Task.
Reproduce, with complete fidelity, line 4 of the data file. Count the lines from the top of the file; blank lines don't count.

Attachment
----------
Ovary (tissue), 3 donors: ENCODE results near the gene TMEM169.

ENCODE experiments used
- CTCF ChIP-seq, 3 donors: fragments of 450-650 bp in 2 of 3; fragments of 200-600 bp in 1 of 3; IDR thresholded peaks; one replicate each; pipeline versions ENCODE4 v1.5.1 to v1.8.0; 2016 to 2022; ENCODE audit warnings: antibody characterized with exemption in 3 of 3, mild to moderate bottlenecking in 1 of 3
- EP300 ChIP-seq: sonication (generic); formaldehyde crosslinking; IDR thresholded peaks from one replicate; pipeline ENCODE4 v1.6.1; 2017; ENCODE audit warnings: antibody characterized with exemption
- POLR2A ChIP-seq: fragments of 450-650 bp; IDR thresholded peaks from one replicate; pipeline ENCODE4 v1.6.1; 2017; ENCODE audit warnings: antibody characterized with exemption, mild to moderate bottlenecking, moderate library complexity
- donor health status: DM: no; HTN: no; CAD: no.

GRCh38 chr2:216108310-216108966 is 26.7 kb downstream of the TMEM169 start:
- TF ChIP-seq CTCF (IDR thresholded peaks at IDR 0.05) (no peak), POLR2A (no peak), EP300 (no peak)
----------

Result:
- EP300 ChIP-seq: sonication (generic); formaldehyde crosslinking; IDR thresholded peaks from one replicate; pipeline ENCODE4 v1.6.1; 2017; ENCODE audit warnings: antibody characterized with exemption